- Microsoft's partnership with Volt Energy will bring the technology giant closer to its goal of using 100% renewable energy by 2025.
- But it also shows how the twin ESG missions of environmental justice and racial justice are being connected in new ways.
- Both companies will use profits from this initiative to bring carbon-neutral sources of power to underserved communities throughout the U.S.
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Climate crises across the country — record heat waves, wildfires and flooding — have pushed climate to the forefront of corporate agendas. At the same time, companies are being held accountable for their actions to fix systemic racism at the community level. The two goals may seem distinct, but a new Microsoft renewable energy deal demonstrates that as the ESG industry develops, the environmental and social mandates shouldn't stay in their siloes. Environmental injustice and racial injustice have always been connected in the real world, and should be in the realm of corporate ESG as well.
Microsoft announced in mid-July a solar energy partnership with Volt Energy, a Black-owned solar energy development firm, to supply Microsoft with 250 megawatts of solar power. It's just one small power purchase agreement in the technology giant's pledge of using 100% renewable energy by 2025, but it stands out not only for being done with a minority-led firm, but in being structured so that a portion of the profits are used to develop renewable energy sources in underserved communities across the United States.
The deal was Microsoft's first utility-scale solar power purchase agreement with an African American energy solar development firm.
Big Tech's climate commitment
Microsoft is already a leader in environmental initiatives from waste elimination to carbon removal, joining Big Tech peers Apple and Alphabet and more recently Amazon who are all heavily invested in climate technology, whether to power their own energy-intensive data centers or for transportation needs, as in the case of Amazon.
Microsoft's overarching climate pledge goes one step further than most corporations though, promising to not just become carbon neutral but remove all the carbon from the environment that the company has emitted either directly, or by electrical consumption, since it was founded in 1975, by 2050.
"This is another example of them continuing to push the boundaries of what environmental leadership and leadership overall looks like for companies," said Alison Omens, chief strategy officer at JUST Capital, ESG research specialist, which ranked Microsoft No. 1 among corporations in 2021, a position it has consistently held in the rankings. "Microsoft is doing a good job of thinking about the connection point between equity and environmental justice," she said. "We cannot think about these things in silos."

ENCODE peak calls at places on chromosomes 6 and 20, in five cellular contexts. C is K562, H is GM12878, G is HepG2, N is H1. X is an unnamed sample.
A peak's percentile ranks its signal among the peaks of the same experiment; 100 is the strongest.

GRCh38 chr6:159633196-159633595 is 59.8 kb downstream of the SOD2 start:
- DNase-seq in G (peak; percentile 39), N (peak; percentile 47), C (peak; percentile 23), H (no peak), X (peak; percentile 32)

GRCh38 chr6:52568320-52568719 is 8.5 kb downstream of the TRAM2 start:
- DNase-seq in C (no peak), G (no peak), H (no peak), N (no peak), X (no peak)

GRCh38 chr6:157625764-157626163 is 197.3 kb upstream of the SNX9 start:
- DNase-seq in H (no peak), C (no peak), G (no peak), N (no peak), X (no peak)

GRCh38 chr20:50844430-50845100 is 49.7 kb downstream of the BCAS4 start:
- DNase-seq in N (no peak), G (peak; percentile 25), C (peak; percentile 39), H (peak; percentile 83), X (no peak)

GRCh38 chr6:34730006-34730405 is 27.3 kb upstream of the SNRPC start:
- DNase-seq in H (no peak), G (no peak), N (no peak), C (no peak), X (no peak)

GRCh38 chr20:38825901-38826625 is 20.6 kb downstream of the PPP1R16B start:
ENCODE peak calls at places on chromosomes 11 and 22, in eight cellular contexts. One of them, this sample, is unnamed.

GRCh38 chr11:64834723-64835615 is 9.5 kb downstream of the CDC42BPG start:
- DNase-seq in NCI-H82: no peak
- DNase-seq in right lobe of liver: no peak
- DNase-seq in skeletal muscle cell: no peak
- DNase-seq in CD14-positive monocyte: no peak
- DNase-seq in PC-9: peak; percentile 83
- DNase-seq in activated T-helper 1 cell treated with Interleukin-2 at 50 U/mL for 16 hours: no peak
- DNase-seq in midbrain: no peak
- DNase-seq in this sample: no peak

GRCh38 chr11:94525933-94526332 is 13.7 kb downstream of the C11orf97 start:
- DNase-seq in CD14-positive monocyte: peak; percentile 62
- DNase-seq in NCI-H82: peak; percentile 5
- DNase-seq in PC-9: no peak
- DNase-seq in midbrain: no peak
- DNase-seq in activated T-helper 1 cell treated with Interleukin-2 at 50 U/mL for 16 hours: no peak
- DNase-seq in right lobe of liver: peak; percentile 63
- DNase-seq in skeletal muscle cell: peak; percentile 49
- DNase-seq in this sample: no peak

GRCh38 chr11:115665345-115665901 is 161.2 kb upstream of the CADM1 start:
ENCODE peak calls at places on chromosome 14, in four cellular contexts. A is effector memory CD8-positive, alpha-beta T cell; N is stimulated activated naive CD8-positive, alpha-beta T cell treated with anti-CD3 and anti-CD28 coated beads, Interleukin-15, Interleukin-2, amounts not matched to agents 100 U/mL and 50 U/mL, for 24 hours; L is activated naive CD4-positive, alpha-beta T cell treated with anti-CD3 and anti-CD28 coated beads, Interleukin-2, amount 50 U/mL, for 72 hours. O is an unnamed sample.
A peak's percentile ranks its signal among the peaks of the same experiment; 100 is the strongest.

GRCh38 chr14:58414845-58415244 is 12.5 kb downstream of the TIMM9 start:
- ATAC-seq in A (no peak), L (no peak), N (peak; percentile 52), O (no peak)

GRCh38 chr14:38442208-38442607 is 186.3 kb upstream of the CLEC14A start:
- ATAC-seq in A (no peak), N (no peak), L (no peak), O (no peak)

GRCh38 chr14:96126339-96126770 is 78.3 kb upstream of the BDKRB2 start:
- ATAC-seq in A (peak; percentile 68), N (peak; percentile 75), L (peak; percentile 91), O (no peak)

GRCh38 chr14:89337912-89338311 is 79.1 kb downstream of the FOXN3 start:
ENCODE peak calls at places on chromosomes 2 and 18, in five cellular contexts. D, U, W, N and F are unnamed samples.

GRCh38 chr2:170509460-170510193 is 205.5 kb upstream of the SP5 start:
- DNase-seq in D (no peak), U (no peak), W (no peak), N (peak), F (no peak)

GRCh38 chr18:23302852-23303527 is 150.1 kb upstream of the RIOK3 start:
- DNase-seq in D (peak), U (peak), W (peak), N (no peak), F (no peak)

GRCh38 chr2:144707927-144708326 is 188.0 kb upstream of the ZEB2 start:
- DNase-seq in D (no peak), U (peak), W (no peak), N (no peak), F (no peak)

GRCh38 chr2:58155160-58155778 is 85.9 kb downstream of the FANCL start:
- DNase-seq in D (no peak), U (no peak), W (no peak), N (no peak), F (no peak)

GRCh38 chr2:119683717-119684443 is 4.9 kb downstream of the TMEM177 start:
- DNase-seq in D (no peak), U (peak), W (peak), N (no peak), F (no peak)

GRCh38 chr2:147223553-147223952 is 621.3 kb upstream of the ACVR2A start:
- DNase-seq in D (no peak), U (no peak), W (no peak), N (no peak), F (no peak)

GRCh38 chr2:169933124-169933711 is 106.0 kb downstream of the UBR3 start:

"They're not in this for charity," said Nathanael Greene, a senior renewable energy advocate at the National Resource Defense Council. "They're in this to make money, so this tells us that renewable energy is winning in the marketplace."
That marketplace increasingly needs to represent all of America, including long neglected rural and urban communities of color.
"Developing community-based, renewable energy projects and related initiatives take time, and we are focused on doing the work to help ensure we are successful," said Noelle Walsh, corporate vice president of Microsoft's cloud operations and innovation group.
Racial equity and climate justice
Following the death of George Floyd and the Black Lives Matter movement, discussions on racial inequities were ignited throughout corporations across the country. The larger history linking environmental justice and racial justice tracks a map of 20th-century environmental pollution that tended to be most acute near low-income communities and communities of color including majority Black, Native American, Latinx and Asian American areas, as well as an environmental non-profit movement that grew in size and scope but often lacked diversity in its executive ranks and mission statement.
Microsoft and Volt Energy executives declined to provide details on projects being developed under the partnership, but bringing renewable energy sources to underserved communities signals an important step towards investing in the environment at the intersection of fighting racial inequities.
In the late 1960s, during the height of the Civil Rights Movement, growing concerns emerged around the inequity of environmental protection for communities of color across the U.S. In the 1980s, toxic solid waste sites were often located in low-income communities, often with majority Black, Native American, Latinx and Asian American residents, according to the U.S. Environmental Protection Agency.
Racial inequities like this persisted into the 1990s when an executive order was signed in 1994 by the Clinton Administration, dedicating federal funding to improve environmental and health conditions for minority and low-income communities.